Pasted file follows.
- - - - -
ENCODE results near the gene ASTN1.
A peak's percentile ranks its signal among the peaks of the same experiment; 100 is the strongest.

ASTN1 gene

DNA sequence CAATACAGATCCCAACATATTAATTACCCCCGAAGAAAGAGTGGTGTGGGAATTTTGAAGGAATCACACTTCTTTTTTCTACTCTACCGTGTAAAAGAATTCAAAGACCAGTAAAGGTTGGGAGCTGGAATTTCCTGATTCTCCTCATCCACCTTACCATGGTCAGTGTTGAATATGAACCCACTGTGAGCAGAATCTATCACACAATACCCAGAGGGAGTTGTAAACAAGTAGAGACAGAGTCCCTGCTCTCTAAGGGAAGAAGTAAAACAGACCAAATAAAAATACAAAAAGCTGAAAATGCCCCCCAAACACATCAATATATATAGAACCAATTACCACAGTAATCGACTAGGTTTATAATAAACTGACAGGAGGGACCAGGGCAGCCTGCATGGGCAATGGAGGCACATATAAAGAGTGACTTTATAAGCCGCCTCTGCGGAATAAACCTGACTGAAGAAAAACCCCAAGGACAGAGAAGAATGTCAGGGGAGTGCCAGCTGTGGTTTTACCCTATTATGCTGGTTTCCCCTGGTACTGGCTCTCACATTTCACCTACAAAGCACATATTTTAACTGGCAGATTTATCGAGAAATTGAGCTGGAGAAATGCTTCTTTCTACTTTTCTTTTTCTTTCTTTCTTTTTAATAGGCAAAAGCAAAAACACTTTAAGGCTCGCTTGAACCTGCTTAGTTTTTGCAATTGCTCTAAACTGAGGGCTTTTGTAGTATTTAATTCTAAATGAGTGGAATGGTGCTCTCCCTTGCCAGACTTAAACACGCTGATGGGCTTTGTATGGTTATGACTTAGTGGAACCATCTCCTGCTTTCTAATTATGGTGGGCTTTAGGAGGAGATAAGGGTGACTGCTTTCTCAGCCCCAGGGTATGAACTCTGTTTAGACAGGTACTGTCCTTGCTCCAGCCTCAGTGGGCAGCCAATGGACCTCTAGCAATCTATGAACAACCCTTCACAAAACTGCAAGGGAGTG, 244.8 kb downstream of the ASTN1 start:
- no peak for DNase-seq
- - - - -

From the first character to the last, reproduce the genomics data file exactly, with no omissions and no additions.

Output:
ENCODE results near the gene ASTN1.
A peak's percentile ranks its signal among the peaks of the same experiment; 100 is the strongest.

ASTN1 gene

DNA sequence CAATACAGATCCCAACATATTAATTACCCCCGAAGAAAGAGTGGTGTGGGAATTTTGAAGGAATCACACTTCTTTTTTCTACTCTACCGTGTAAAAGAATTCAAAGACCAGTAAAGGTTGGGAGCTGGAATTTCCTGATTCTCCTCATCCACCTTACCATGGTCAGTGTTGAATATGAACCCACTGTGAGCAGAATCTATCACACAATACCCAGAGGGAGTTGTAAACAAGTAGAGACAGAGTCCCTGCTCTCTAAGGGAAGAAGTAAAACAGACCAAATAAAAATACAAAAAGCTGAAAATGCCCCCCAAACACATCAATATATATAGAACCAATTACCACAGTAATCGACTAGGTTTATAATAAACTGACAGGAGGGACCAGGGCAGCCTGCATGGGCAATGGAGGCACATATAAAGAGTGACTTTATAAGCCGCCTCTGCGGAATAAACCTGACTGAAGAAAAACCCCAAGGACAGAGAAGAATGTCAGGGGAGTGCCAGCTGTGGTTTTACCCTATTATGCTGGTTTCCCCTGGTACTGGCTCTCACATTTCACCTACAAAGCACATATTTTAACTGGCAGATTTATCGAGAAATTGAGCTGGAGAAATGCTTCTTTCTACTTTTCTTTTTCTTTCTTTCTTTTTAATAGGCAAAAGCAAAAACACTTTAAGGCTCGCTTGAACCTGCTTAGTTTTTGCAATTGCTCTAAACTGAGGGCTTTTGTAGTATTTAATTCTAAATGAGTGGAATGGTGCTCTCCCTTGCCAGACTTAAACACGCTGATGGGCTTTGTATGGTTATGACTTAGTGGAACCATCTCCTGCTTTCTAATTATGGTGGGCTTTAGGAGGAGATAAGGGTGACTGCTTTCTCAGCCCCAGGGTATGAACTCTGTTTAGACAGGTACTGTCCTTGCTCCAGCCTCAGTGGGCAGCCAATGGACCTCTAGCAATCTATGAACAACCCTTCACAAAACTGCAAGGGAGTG, 244.8 kb downstream of the ASTN1 start:
- no peak for DNase-seq